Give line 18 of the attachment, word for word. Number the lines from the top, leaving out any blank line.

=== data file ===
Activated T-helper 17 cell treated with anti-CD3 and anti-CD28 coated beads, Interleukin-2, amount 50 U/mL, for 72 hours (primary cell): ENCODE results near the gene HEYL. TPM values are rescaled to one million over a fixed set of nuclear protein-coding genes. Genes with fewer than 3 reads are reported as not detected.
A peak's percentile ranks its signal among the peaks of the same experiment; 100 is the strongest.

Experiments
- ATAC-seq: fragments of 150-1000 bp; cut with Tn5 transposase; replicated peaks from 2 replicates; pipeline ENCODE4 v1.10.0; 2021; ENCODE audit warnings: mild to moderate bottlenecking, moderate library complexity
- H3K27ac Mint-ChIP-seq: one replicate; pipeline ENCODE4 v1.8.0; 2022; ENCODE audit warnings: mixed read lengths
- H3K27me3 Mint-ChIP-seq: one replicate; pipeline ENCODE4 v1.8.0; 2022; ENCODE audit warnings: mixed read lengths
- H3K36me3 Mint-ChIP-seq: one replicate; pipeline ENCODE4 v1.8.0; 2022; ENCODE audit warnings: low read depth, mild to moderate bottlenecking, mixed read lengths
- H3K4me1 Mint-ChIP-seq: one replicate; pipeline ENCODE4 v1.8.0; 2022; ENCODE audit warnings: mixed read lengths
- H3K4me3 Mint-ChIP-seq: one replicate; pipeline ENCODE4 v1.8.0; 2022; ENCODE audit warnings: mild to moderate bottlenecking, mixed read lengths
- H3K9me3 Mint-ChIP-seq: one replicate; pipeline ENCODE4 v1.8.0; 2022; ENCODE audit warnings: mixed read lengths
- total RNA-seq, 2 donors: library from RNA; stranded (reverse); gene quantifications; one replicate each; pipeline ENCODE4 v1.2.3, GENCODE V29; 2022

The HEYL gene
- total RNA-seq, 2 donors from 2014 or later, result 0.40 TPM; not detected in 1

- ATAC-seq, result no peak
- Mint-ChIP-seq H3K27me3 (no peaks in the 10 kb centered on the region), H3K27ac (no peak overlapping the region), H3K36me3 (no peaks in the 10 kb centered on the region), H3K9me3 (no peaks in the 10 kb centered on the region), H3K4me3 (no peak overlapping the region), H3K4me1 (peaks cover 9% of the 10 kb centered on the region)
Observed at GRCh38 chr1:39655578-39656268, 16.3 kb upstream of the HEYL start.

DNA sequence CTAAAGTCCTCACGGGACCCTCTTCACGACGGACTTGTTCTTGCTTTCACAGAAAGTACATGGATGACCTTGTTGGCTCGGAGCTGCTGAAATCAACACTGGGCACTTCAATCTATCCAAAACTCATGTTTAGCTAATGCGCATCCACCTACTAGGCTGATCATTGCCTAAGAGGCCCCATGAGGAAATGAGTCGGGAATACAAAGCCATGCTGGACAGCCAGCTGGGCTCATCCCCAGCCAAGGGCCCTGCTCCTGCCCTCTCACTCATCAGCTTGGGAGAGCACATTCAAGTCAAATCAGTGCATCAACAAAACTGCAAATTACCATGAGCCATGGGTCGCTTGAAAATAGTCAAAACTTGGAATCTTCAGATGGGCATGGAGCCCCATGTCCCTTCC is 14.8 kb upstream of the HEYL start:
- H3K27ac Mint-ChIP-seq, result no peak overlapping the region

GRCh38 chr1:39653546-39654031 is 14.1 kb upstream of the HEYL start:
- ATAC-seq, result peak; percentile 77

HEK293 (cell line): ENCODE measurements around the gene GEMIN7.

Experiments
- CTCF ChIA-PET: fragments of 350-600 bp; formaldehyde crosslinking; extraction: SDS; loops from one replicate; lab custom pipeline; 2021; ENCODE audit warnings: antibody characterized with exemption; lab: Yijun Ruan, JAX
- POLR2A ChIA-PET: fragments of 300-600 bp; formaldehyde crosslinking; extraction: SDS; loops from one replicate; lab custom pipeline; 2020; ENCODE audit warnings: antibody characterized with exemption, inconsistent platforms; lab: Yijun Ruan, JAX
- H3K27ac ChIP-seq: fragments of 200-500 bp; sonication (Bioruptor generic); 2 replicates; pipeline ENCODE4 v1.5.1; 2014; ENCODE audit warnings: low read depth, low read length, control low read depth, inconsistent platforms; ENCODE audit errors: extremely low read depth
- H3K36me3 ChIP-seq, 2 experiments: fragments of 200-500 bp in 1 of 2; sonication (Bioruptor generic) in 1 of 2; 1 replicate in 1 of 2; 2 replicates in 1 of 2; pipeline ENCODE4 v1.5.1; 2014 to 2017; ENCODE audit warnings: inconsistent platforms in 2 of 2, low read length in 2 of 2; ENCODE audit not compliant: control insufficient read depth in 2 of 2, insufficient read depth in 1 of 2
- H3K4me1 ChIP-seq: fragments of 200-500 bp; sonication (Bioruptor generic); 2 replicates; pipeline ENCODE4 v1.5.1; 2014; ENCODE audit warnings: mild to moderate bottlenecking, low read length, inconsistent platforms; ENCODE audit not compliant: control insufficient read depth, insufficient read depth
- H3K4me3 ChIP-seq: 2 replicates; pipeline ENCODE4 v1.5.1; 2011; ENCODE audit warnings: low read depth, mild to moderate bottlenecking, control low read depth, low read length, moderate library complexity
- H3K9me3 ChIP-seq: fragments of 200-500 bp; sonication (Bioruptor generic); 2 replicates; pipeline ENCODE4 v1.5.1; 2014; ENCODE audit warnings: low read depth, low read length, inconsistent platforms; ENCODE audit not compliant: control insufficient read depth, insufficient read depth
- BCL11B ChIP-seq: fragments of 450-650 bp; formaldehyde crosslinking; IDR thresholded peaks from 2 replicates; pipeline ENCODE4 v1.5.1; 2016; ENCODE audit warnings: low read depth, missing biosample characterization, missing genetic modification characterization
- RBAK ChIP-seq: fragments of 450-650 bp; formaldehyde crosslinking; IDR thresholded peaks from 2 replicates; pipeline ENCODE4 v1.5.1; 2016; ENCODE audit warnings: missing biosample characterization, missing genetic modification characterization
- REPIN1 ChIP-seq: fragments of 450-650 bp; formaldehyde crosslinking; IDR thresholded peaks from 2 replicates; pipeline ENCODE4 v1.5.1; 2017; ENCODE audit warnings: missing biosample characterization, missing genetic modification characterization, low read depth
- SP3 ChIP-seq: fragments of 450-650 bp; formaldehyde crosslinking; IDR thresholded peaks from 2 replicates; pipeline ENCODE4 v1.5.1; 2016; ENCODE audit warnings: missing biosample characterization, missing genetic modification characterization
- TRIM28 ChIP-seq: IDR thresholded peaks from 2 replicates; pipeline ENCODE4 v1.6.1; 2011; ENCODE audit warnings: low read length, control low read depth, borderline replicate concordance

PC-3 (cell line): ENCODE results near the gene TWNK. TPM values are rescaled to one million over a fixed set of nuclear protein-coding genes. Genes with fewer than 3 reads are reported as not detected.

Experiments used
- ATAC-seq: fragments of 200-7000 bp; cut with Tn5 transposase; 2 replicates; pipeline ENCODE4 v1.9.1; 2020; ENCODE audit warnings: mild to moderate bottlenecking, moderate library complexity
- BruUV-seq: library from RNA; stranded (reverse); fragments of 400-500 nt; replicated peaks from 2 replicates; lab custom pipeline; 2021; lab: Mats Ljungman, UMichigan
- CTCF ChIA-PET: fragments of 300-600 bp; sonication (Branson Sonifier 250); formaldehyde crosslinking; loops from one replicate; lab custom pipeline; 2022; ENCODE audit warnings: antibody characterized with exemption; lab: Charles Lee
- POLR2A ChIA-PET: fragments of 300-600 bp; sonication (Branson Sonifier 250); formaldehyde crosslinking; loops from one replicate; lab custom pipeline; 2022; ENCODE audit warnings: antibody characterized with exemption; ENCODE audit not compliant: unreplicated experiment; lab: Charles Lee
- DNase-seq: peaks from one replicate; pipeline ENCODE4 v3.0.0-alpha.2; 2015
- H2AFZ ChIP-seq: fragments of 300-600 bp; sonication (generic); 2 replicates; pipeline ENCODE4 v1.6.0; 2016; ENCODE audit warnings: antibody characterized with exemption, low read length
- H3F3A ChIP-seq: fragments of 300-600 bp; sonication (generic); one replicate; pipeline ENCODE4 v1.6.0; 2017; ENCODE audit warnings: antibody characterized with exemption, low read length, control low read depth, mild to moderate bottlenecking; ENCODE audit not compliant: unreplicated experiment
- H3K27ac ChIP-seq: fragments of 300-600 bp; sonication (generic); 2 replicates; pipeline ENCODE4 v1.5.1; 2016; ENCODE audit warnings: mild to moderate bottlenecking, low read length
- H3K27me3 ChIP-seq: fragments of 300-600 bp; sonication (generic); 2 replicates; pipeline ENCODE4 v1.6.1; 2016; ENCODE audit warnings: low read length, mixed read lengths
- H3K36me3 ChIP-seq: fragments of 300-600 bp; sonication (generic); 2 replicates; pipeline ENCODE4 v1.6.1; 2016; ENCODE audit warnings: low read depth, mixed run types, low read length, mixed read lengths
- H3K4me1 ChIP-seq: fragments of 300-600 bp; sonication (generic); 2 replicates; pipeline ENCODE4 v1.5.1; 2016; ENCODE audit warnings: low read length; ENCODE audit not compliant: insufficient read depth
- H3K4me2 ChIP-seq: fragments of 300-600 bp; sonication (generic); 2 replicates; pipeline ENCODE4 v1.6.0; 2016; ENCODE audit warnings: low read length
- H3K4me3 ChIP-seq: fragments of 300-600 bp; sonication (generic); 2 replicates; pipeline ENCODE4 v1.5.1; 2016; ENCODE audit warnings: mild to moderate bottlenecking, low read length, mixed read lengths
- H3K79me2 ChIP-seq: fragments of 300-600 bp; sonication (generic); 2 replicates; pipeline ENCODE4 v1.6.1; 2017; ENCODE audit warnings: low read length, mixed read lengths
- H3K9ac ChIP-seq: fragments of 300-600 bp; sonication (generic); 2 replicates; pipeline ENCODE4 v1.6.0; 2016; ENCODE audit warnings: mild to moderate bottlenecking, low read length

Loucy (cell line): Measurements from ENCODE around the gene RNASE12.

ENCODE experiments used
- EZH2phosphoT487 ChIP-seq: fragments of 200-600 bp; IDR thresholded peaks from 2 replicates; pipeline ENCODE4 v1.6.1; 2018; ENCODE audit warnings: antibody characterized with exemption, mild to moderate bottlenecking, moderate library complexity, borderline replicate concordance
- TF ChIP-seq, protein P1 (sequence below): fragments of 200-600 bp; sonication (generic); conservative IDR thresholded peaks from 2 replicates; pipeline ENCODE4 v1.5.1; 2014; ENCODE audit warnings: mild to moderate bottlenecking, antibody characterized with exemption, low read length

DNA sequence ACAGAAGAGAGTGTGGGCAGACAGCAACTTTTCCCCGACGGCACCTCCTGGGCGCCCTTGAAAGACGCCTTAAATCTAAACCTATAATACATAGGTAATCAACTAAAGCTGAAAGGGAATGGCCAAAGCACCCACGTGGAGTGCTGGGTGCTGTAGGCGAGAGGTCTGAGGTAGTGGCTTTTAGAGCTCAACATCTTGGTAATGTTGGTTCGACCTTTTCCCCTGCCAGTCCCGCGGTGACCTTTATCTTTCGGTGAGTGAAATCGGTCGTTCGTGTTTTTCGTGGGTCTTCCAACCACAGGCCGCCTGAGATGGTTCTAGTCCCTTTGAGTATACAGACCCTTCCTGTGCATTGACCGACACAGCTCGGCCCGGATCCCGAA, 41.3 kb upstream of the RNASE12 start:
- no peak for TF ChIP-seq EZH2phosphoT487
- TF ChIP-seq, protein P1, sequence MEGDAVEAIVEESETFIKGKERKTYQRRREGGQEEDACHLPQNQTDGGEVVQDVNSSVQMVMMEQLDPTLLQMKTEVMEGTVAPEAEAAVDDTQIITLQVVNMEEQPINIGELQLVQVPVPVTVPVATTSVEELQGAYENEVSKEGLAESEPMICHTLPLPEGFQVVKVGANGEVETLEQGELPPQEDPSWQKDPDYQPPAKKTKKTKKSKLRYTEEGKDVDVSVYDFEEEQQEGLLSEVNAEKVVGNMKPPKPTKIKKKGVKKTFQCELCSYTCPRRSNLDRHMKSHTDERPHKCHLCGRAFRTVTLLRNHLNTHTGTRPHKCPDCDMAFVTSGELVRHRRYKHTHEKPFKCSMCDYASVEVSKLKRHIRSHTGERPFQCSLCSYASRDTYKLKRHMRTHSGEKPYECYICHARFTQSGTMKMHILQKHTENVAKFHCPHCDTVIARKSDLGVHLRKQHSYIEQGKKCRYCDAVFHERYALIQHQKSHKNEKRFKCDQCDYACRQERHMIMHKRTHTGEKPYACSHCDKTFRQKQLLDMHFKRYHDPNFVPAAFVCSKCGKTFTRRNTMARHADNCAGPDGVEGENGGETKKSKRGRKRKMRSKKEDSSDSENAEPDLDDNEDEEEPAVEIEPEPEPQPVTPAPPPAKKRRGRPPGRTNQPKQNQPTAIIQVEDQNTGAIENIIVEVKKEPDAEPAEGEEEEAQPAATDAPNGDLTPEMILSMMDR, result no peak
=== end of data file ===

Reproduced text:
- H3K27ac Mint-ChIP-seq, result no peak overlapping the region